(6) How time is managed in the school schedule to have the students take the tests.  This is an issue with how we design  our school schedules and how we approach test preparation.  This has little to do with Common Core though critics often blame the “Common Core” for “teaching to the test” and taking away valuable instruction time.   I think this IS a valid conversation for people to be having but they need to be clear this isn’t about Common Core – it is about how Teachers, Principals, and Superintendents are dealing with a new culture of accountability (for better or worse- I make no value judgement on that at all).

(7) The timing of the tests compared to the timing of the schools instruction and pedagogy.  A student being in the middle of Algebra II and then being tested on those concepts as if she had completed Algebra II.  This alignment of instruction ot assessment is a serious issue and one that must be dealt with but has nothing to do with the Common Core conceptually- it is a function of scheduling and timing.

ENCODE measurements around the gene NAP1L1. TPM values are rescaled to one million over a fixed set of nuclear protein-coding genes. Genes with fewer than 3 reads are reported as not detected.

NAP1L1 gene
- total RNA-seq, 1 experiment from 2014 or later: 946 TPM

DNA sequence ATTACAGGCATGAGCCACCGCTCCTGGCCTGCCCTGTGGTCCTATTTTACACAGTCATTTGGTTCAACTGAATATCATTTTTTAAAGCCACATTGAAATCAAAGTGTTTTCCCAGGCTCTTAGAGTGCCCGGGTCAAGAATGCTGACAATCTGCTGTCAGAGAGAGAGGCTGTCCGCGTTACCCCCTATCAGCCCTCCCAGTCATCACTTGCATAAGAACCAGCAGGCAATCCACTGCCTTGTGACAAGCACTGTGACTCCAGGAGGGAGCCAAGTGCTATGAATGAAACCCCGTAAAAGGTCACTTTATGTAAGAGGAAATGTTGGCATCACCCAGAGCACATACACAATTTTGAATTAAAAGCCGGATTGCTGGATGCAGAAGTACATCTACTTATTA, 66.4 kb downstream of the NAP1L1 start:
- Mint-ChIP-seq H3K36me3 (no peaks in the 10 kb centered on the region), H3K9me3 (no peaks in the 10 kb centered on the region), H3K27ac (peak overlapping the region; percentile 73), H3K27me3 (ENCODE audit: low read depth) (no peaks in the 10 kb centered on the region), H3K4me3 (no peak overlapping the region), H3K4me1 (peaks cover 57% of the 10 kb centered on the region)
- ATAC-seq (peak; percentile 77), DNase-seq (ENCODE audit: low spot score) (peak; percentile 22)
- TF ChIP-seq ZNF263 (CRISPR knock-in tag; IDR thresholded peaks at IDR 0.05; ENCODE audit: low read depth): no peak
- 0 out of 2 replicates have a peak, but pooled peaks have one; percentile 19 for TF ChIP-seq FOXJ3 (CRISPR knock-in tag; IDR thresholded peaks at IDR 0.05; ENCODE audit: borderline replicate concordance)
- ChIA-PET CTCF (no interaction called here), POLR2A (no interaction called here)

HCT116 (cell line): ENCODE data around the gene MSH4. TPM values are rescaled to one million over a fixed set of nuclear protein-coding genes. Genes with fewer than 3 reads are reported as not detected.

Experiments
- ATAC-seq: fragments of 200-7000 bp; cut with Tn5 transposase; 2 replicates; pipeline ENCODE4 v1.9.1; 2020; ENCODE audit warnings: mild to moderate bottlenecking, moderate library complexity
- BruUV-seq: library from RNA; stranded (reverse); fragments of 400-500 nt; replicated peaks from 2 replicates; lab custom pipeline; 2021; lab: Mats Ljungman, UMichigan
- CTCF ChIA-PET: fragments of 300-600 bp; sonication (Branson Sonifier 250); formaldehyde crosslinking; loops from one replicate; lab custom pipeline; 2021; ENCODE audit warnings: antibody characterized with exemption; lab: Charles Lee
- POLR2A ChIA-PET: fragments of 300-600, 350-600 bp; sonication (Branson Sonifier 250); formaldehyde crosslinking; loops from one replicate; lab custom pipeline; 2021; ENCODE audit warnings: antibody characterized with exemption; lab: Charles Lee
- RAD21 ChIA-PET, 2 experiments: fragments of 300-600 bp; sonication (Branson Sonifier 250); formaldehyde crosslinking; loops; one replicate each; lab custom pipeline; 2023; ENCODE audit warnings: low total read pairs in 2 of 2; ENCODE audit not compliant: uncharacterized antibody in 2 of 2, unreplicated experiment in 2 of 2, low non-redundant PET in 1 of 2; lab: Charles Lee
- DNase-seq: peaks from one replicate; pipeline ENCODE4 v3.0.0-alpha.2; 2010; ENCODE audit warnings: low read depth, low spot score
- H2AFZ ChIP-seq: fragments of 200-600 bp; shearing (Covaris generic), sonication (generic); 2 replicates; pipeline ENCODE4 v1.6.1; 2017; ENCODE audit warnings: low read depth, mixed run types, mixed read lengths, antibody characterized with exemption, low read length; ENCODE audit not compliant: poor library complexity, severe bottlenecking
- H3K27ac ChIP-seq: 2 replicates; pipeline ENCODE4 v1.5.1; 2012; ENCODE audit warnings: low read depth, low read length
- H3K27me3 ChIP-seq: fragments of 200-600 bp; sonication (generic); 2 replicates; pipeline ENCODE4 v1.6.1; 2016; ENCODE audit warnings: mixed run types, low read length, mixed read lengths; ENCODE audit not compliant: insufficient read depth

All of these have little to do with the IDEA of Common Core- they are about the execution of it. Some districts and states have done a wonderful job with that and others- not so much. I think we need standardized tests (can’t see any way around it really) and we need to be as research-based and smart about it as possible and clear that it isn’t the be all and end all of understanding a student’s “learning status”. That being said – I think we need Common Core and we should be focused on improving it and its execution NOT fighting it.


Vertical vs. Longitudinal Reporting February 25, 2009

Posted by ajackl in Educational Technology, Enterprise Architecture.
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Someone asked me a basic question which, at first, I thought was obvious and then upon asking around discovered was not so obvious.     In the State enterprise system conversation what is the difference between “vertical reporting” and “longitudinal reporting”?

The answer is simple and complex:  time and space.

First, space: “vertical reporting” refers to the movement of data between organizations at different levels of hierarchy in their area.  For instance, many schools belong to a district, many districts belong to a regional service center, and many regional service centers belong to a state (some states skip the regionals).  Vertical reporting is the movement of data up that chain of organizations:  school data go UP to district which transmits them UP to the state.  Sometimes people will talk about “vertical interoperability” which means data can go both ways.